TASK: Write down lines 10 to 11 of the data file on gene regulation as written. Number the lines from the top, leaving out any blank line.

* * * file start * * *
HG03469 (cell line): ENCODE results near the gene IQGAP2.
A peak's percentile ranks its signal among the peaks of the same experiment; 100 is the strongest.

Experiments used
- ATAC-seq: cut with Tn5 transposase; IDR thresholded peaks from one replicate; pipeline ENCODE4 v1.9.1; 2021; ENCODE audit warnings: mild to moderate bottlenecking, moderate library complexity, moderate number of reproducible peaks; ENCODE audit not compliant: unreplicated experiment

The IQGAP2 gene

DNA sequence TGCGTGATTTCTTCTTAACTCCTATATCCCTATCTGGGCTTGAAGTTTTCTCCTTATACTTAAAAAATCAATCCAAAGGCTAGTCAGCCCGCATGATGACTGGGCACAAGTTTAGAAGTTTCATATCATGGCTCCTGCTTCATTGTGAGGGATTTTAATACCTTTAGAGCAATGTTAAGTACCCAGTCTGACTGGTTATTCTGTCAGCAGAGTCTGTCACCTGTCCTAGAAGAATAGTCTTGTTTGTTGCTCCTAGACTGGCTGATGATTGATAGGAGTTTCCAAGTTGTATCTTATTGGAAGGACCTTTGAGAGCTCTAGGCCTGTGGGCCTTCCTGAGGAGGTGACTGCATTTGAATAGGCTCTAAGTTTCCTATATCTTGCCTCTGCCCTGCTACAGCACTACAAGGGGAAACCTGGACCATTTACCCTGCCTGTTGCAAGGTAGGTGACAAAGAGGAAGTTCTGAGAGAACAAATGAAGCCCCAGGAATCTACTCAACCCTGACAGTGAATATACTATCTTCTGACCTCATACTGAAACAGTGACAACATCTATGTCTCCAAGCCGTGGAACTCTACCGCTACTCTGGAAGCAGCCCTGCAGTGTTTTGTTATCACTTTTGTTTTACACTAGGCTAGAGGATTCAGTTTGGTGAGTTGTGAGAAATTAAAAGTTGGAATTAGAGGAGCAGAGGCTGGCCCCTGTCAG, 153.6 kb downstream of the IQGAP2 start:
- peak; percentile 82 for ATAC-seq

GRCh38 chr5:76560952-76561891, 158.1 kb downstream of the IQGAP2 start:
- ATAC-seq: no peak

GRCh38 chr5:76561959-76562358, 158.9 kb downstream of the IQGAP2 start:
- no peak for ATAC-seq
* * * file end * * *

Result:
GRCh38 chr5:76561959-76562358, 158.9 kb downstream of the IQGAP2 start:
- no peak for ATAC-seq